India Yeshe Gailey is a cellist, composer, and interdisciplinary artist based in Montréal. Originally from Halifax, Nova Scotia, she recently earned her Master of Music degree from McGill’s Schulich School of Music, where she studied with Matt Haimovitz. A versatile performer and avid chamber musician, her artistic life has been especially inspired by contemporary, improvised, and world musics. In December 2017, India released her first solo album, Lucid, a collaboration with three other young Canadian composers, which was nominated for Music Nova Scotia’s “Classical Recording of the Year.” She performs with several creative ensembles, including New Hermitage, the Halifax-based environmental chamber jazz quartet; The Swallowtails, a duo combining Celtic, classical, and bluegrass music; and Bonsai, a cello-percussion project with Ken Shorley. Passionate about connecting music to the social and political climate, she was a founding member of the Vaso String Quartet, an ensemble that formed while working with Philip Glass to create a revised edition of his String Quartet No. 2. Praised for the electric energy of their concerts, Vaso performed under-represented works by women and minorities across Canada, and also collaborated with numerous emerging composers.
India has performed as a classical and experimental musician across Canada, the United States, and Germany in venues such as the Canadian New Music Network forum, Domaine Forget, Halifax Jazz Festival, OBEY Convention, Open Waters Festival, Scotia Festival of music, and Tuckamore Festival. She can also be heard on CBC and CKDU radio stations. She is the recipient of numerous awards and honours, including five Nova Scotia Talent Trust Scholarships, the Yuh Lih and Marion Kuo Award for Instrumental Excellence, the Janis and Felicita Kalejs Award in Music, Clara McClearn Blakeley Music Scholarship, and First Place prizes from the Kiwanis Festival of Music.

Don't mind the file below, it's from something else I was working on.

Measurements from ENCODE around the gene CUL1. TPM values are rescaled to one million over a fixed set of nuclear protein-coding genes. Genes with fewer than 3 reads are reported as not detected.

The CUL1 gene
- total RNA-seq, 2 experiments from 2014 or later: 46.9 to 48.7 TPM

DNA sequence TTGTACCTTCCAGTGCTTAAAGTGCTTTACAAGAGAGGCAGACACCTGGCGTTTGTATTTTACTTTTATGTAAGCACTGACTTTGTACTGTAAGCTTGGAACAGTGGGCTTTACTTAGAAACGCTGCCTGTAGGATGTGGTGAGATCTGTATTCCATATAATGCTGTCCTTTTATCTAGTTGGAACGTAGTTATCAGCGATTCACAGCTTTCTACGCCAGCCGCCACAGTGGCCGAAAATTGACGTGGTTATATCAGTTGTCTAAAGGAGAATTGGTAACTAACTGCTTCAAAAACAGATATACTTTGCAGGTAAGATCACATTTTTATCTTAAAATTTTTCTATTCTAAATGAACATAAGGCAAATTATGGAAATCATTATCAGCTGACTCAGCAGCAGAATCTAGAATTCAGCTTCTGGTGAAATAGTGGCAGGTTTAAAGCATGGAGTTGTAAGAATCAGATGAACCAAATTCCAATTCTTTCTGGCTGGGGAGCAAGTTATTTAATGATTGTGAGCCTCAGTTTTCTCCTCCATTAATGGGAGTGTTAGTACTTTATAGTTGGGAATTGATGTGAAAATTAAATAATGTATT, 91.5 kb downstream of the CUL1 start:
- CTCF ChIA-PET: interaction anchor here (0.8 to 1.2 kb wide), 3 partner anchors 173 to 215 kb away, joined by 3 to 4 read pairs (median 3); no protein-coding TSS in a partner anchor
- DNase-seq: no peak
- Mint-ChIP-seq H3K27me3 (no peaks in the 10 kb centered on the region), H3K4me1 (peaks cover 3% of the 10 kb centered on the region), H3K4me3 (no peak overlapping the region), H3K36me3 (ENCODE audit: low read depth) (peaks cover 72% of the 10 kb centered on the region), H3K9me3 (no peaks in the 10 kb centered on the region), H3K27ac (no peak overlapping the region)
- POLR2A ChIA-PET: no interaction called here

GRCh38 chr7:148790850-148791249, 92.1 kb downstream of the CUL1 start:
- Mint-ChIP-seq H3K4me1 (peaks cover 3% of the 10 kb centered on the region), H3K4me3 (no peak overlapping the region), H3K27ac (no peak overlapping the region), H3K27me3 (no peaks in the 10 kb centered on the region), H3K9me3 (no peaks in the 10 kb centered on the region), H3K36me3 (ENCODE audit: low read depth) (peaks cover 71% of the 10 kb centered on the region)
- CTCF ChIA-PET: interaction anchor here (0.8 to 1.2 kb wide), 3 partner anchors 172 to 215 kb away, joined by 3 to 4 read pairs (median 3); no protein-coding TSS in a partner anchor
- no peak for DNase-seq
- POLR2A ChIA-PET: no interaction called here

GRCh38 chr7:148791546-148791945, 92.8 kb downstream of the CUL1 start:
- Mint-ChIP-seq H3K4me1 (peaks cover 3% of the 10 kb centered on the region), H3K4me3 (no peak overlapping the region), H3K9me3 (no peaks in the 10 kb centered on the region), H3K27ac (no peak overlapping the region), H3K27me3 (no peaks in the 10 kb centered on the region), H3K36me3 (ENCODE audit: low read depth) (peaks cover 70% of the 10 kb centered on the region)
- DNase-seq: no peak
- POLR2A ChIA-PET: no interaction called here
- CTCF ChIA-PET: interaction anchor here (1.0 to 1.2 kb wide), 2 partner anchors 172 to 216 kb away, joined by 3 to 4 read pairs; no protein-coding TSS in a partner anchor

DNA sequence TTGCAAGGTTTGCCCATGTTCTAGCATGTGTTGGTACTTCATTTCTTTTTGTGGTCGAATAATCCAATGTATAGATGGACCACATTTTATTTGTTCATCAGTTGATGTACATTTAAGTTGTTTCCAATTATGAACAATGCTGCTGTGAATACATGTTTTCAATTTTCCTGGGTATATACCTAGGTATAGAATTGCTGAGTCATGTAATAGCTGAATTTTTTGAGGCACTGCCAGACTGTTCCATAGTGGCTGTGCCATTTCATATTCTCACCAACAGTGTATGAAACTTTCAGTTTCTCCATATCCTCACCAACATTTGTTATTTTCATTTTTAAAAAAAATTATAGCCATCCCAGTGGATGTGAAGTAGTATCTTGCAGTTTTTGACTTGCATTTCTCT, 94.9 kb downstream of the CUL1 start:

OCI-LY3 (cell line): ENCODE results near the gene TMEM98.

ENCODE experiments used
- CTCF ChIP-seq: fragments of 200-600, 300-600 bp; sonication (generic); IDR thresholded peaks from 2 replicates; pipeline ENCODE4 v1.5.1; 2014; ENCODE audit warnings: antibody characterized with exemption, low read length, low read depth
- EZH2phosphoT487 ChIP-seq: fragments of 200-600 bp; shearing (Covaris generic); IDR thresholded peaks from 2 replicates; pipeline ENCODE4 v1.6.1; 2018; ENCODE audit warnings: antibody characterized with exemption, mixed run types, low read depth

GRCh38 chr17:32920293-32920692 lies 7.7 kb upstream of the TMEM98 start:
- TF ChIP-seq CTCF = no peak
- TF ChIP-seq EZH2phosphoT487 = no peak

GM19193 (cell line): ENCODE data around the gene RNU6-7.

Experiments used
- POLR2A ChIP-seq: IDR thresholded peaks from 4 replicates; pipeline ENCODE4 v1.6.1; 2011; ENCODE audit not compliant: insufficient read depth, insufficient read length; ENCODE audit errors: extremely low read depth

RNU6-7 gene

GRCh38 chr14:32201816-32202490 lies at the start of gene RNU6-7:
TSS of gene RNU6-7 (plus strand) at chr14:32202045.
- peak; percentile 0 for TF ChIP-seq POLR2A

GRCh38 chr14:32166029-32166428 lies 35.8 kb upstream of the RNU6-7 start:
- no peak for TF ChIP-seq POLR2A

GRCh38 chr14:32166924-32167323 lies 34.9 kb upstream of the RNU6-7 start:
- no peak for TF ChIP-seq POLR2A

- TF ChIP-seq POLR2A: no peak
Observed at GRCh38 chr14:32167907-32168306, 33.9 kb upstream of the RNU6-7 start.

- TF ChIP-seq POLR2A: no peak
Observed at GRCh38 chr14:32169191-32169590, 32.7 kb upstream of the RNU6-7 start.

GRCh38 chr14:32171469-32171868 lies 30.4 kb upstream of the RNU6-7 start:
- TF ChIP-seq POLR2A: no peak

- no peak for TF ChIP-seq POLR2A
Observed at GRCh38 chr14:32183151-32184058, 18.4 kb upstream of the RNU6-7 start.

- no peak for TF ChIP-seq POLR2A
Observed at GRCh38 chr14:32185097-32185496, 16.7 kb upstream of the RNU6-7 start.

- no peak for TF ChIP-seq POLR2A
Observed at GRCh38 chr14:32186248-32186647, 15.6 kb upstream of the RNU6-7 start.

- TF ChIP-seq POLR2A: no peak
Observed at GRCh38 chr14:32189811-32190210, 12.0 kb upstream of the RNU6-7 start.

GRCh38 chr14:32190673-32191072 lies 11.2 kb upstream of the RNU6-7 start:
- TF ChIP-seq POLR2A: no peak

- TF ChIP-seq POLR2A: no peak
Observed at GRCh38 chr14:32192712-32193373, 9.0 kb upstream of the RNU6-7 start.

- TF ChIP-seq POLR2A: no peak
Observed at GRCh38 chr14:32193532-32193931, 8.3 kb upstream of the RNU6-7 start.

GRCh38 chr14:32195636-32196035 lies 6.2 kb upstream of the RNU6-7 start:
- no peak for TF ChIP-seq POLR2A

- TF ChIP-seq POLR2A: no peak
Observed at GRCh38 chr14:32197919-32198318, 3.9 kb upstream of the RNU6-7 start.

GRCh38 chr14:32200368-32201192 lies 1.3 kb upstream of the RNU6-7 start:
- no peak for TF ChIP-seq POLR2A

Beginning her studies on the fiddle at age seven, India received scholarships to study with respected Cape Breton fiddlers Jerry Holland and Sandy MacIntyre at the Gaelic College of Arts and Crafts. She played several instruments throughout her youth, including alto saxophone, ukulele, guitar, and percussion. The cello became her primary instrument in high school during indie-pop collaborations with the singer-songwriter Taryn Kawaja. India received her Bachelor of Music degree from Acadia University, where she studied with Norman Adams and Christoph Both, was a frequently featured soloist, and graduated with dean’s list distinction. Over the years she also had the opportunity to perform in masterclasses for cellists Emmanuelle Bertrand, Colin Carr, Denise Djokic, Blair Lofgren, Philippe Müller, Thomas Wiebe, Shauna Rolston, and Jeffrey Ziegler. She has also had many chamber music mentors, including members of the Daedalus, Kronos, and Shanghai string quartets, Garth Newel Piano Quartet, Apple Hill Chamber Players, and Gryphon Trio. India plays a Czech cello made by Alexander Havelka in 2016 and a bow by Montréal archetier François Malo.
As a composer, India is inspired by the relationship of visual and sonic shapes, and her compositions explore environmentalism, timbral variation, theatricality, and magical realism. In addition to her musical studies, she has studied visual art at NSCAD University, and as a child studied classical ballet and contemporary dance– these other disciplines significantly informing her work as a composer. Her composition mentors include Derek Charke and Peter Togni. In autumn 2016, she was commissioned by Keep Good (Theatre) Company to compose and perform the score for their production of Nick Payne’s Constellations, an eloquent love story set in a multiverse. More recently, The Acadia Gamelan Ensemble premiered her work, Hujan Badai (“Thunderstorm”). For the 2017/18 season, she was an artist in residence with Ear Camera, an ensemble which premiered her vocal ensemble piece “Dinoflagellates”. India’s multidisciplinary leanings have led to numerous other collaborations with composers, improvisers, and dancers.